Pak snubs ‘impatient’ US’ demands for expanding areas for CIA drone operations

Saturday, November 20, 2010

ISLAMABAD - The United States has renewed its pressure on Pakistan to expand the areas where CIA drones can operate inside the country, reflecting the concern that the US war effort in Afghanistan is being undermined by the insurgents’ continued ability to take sanctuary across the border, US and Pakistani officials said.

The officials said that although the US appeal has focused on the area surrounding the Pakistani city of Quetta, where the Afghan Taliban leadership is thought to be based, it also seeks to expand the boundaries for drone strikes in the tribal areas, which have been targeted in 101 attacks this year, The Washington Post reported.

US officials confirmed the request for expanded drone flights, citing concern that Quetta functions not only as a sanctuary for Taliban leaders but also as a base for sending money, recruits and explosives to Taliban forces inside Afghanistan, it added.

“If they understand our side, they know the patience is running out,” a senior NATO military official said.

But Pakistan has rejected the request, officials said, adding that it has instead agreed to more modest measures, including an expanded CIA presence in Quetta, where the agency and Pakistan’s Inter-Services Intelligence (ISI) directorate have established teams seeking to locate and capture senior members of the Taliban.

“You expect us to open the skies for anything that you can fly,” said a high-ranking Pakistani intelligence official, who described the Quetta request as an affront to Pakistani sovereignty. “In which country can you do that?”

Although the CIA’s drone campaign in the country has accelerated dramatically in recent months, Pakistan places strict boundaries on where CIA drones can fly. The unmanned aircraft may patrol designated flight “boxes” over the country’s tribal belt but not other provinces, including Balochistan, which encompasses Quetta.

“They want to increase the size of the boxes, they want to relocate the boxes,” a second Pakistani intelligence official said of the latest U.S. requests. “I don’t think we are going to go any further.”

The senior Pakistani military official said that the US expectations had little to do with Islamabad’s own national security calculations.

“You have timelines of November elections and July ‘11 drawdowns - you’re looking for short-term gains,” the official said, referring to US President Barack Obama’s pledge to begin withdrawing US troops from Afghanistan in July next year. “Your short-term gains should not be our long-term pain,” he added.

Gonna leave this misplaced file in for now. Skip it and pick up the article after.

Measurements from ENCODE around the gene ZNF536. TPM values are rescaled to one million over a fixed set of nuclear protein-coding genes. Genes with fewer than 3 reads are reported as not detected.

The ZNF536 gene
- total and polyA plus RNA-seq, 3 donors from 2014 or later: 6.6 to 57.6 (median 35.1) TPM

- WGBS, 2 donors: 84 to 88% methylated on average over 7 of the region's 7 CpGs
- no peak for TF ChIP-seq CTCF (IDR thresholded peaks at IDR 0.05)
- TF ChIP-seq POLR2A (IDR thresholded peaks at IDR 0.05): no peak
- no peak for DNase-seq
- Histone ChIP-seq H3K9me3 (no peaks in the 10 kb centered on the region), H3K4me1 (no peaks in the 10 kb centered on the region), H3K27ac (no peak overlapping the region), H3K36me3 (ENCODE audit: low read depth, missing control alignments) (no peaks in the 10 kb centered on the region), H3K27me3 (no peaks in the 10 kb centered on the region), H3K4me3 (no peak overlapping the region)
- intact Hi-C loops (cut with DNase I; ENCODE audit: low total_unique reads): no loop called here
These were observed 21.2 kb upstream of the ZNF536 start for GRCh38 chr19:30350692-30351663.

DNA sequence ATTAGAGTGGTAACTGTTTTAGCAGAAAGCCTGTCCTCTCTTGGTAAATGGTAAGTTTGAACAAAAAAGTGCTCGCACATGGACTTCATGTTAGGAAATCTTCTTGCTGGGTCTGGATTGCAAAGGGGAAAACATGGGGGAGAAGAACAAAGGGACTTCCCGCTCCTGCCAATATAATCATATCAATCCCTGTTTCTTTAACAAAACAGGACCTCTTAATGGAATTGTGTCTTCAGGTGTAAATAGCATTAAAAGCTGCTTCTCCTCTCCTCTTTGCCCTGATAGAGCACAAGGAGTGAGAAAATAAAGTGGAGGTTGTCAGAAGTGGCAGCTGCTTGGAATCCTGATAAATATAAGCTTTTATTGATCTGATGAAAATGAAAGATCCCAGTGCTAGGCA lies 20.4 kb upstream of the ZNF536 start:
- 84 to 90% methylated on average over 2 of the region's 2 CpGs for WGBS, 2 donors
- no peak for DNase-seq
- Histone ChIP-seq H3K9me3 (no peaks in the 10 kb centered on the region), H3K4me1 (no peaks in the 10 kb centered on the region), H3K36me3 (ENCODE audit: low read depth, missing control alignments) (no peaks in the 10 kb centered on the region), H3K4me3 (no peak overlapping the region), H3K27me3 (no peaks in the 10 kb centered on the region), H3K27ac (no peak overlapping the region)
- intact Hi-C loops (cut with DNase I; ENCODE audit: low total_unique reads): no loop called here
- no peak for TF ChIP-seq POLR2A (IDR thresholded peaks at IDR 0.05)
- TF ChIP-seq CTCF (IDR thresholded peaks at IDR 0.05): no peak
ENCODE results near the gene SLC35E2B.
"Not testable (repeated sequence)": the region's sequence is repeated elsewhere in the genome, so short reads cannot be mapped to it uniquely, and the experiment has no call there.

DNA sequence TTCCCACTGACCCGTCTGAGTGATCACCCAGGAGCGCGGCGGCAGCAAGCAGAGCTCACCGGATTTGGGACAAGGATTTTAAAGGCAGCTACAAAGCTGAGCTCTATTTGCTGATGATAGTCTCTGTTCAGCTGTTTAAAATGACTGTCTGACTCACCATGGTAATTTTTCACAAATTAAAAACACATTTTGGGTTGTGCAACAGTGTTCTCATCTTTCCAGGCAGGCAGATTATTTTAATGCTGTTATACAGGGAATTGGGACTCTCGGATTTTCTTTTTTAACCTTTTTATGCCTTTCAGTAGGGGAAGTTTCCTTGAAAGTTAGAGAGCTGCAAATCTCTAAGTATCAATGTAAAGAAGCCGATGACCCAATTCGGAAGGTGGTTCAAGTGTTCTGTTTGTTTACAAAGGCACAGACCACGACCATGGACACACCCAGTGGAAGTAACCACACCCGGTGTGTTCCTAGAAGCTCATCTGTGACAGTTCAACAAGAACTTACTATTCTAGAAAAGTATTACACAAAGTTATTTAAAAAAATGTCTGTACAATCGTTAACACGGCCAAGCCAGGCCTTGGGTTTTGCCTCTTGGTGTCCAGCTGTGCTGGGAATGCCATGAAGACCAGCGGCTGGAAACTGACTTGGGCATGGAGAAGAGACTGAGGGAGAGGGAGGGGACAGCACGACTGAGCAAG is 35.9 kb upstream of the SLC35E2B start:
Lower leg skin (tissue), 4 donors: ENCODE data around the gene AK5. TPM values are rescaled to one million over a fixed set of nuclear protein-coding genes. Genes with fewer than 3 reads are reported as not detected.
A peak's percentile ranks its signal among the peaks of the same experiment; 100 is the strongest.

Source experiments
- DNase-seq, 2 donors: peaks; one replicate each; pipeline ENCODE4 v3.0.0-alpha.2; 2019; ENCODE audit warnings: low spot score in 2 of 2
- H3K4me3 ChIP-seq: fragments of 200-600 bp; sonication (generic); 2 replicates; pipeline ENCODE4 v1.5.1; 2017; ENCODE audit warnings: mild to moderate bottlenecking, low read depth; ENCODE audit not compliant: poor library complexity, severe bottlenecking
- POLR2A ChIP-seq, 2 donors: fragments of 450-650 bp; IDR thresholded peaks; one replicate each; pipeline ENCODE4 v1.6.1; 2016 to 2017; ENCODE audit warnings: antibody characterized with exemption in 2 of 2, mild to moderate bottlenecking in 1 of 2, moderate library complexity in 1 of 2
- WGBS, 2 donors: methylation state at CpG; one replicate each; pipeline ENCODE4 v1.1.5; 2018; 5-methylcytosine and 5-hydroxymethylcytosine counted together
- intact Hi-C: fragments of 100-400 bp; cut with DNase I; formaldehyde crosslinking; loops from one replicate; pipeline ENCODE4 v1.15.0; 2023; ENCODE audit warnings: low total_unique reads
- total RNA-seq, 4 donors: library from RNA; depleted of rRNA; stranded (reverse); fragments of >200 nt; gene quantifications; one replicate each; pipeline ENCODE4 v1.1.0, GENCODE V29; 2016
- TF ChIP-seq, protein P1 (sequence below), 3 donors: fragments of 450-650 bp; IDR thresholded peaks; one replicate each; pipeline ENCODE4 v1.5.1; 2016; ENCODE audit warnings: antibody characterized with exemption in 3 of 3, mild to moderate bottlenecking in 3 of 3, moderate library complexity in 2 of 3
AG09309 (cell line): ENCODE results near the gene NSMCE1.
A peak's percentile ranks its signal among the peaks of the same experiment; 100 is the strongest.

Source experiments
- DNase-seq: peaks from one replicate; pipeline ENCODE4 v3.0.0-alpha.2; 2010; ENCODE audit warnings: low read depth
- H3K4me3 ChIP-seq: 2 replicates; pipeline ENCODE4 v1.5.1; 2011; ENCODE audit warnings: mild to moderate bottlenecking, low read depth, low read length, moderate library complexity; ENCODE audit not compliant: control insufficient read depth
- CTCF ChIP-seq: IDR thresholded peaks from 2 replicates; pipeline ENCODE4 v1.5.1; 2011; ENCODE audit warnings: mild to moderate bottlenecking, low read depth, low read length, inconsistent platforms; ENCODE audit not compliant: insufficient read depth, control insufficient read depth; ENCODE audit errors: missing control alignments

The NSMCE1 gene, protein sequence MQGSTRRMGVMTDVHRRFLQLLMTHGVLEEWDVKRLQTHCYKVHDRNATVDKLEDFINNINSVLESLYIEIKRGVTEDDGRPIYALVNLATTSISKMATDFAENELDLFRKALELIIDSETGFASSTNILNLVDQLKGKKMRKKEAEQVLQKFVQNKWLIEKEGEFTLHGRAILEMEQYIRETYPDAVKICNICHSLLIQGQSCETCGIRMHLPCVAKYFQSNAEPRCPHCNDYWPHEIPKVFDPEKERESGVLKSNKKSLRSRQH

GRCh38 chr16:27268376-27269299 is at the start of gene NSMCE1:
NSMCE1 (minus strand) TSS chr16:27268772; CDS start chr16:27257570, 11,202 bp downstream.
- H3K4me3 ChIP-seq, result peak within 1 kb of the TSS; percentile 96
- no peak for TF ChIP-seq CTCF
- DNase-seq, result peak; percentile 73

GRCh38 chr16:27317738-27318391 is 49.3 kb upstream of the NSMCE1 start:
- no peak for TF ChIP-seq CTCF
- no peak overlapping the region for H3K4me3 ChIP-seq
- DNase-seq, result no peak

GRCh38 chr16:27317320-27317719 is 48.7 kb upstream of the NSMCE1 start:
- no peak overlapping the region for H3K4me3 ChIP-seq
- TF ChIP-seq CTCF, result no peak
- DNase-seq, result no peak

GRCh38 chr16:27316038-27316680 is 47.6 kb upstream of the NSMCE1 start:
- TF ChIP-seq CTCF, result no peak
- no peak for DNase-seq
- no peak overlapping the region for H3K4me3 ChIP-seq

While Pakistani officials stressed that Quetta is a densely populated city where an errant strike is more likely to kill innocent civilians, potentially provoking a backlash, US officials have long suspected that there are other reasons for Islamabad’s aversion, including the concern that US drones might be used to conduct surveillance of Pakistani nuclear weapons facilities in Balochistan, the paper said.

The disagreement over the scope of the drone program underscores broader tensions between the United States and Pakistan, wary allies that are increasingly pointing fingers at one another over the rising levels of insurgent violence on both sides of the Afghan-Pakistan border, it added.

The two sides disagree sharply over the importance of the Quetta Shura, the leadership council led by Mullah Mohammed Omar that presides over the Afghan Taliban. Some senior Pakistani officials refuse to use the term “Quetta Shura,” calling it a US construct designed to embarrass Pakistan, the paper said.

“I’m not denying the individual presence of members” of the Taliban in or near Quetta, a senior Pakistani military official said. “But to create the impression there is a body micromanaging the affairs of the Afghan Taliban . . . is very far-fetched.”

The push to expand the drone strikes has come up repeatedly in recent months, Pakistani officials admitted. The United States has also urged Pakistan to launch a military offensive in North Waziristan, a redoubt for militant groups including al-Qaeda, the Pakistani Taliban and the Haqqani network, considered the most lethal foe of US forces in Afghanistan, the paper added.

However, Pakistani officials have ruled out a sweep anytime soon, saying that the country’s military is still consolidating its hold on territory in Swat and South Waziristan, where tens of thousands of residents were displaced during operations to oust militants last year. (ANI)

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